LH: Right, and are books like that?

JB: Yes. I think if you read of other people’s situations you can see your situations alongside. And it’s just learning isn’t it? … Not just fact but also emotionally as well. And I very often now close a book and think ‘I don’t want to read that’. If I’ve not got into a book by the time I’ve got to Handsworth church I very often shut it.

[Both Laugh]

And if it’s for the reading group I’ll say ‘Well I got to page 16’. You know, because I don’t want to know about… whatever it is they’re doing.  So I am a selective reader.

[Laugh]

LH: You are – ultimate choice to close it.

JB: It passed the test, it got me through Darnall. You know, we get on the 52 bus route so you’re always well off reading really. Very often I’ve said ‘no’ and closed it before I’ve got to Darnall.

[Both laugh]

LH: Darnall is your acid test.

JB: I’d rather get through, you know watch [didn’t hear]

[Both laugh]

LH: So, I suppose finally then, do you think you would have been a different person if you hadn’t read? How has reading … influenced and changed your life?

JB: I think because of the person I am I would have found some way of reading. It would have been harder. So, if my aunt Lil hadn’t had all those wonderful books, and some of them are in there today. And if my mum hadn’t taken me to the library as a little girl, while she was choosing her books, you know. I would still have gone because I’m me, so I would still have gone to do my research from school and I would still have joined the reading group and got great joy from it. I would have still read and got the books from the British Women’s Club in the Hague. But perhaps a bit later on. I was lucky, you know, I had a family that gave me books and encouraged me to read. And I do think it’s a great wealth to be able to read and enjoy literature.

LH: Indeed. That’s a fantastic place to finish, I think. That reading is a ‘great wealth’.

JB: It is, it is.

LH: That’s brilliant. Thank you very much. Thank you for that Julia.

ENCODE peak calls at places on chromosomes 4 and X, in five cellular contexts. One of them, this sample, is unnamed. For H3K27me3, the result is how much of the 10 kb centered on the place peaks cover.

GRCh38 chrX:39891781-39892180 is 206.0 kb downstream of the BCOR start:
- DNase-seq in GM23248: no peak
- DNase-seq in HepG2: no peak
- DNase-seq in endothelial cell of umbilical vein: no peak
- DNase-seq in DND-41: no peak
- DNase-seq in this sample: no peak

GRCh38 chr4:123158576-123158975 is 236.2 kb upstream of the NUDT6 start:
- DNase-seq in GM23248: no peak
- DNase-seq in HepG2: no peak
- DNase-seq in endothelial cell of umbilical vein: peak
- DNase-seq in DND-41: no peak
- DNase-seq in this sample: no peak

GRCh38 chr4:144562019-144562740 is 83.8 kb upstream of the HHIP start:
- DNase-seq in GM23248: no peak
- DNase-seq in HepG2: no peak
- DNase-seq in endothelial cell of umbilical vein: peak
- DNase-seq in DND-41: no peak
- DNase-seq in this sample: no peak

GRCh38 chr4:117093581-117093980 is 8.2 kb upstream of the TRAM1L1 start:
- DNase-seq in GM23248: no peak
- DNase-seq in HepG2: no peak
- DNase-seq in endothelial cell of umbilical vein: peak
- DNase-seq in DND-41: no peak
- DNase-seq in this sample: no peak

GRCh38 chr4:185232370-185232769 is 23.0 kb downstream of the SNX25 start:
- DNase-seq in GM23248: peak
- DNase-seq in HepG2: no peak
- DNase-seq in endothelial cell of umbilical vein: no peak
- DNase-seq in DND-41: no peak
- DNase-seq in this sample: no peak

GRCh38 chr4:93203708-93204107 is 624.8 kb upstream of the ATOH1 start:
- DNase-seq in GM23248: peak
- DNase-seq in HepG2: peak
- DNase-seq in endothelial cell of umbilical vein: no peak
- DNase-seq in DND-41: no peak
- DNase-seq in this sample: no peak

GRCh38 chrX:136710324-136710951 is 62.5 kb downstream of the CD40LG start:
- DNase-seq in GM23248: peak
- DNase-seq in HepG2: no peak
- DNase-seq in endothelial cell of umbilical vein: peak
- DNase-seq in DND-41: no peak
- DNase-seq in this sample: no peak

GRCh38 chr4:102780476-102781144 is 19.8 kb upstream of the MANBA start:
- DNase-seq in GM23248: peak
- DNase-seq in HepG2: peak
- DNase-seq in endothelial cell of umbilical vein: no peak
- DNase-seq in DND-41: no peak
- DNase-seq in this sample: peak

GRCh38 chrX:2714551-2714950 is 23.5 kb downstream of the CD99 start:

Recent Posts

In the year 1873

I’m researching the remarkable Walter Parsonson (1832-1873), who was Sheffield’s first chief librarian from 1855 to 1873. Here, by way of an introduction to the man, is an account of the public library during his last year in charge. It comes from the annual report of the Council’s Free Library Committee, as it appeared in the Sheffield Daily Telegraph on Monday 6 October 1873.[i] 

Walter Parsonson (copyright Sheffield City Council,
used by permission of Picture Sheffield. Ref: u04592)

In 1870, three years before Walter Parsonson died, the Midland Station opened in the valley below Norfolk Park. Sheffield would not become a city for another 20 years, but the new rail route to London, via Chesterfield, was a sign of the town changing fast. Sheffield’s population had trebled to 239,000 since Walter’s birth in 1832, although its area was smaller than today’s city, with districts like Hillsborough yet to be incorporated. Steelmaking and related industries were making fortunes for the few and keeping the many going. The town centre was being developed and new residential areas like Crookes being settled. Thousands of people still lived in slums, however, and public health was poor. Schools were expanding thanks to the Elementary Education Act 1870, and by the end of the decade steel baron Mark Firth would establish Firth College, the forerunner to the University of Sheffield.      

The public library, which opened in 1856, was a well-established part of mid-Victorian Sheffield. There were the central lending and reference libraries in the old Mechanics’ Institute in Surrey Street; and branch libraries in Upperthorpe and Brightside. These branches were recent innovations, with Walter Parsonson’s ‘valuable services…most cheerfully and unstintingly given’ to them, and the Council was proud of them, on civic and cultural grounds, as pledges for the future.

Brightside

Brightside was judged a success by the Committee, with 3,800 borrowers registered in a year:

The returns from the Brightside branch library are eminently satisfactory, and prove the wisdom of the course adopted by the Town Council in erecting a building specially adapted for its efficient working.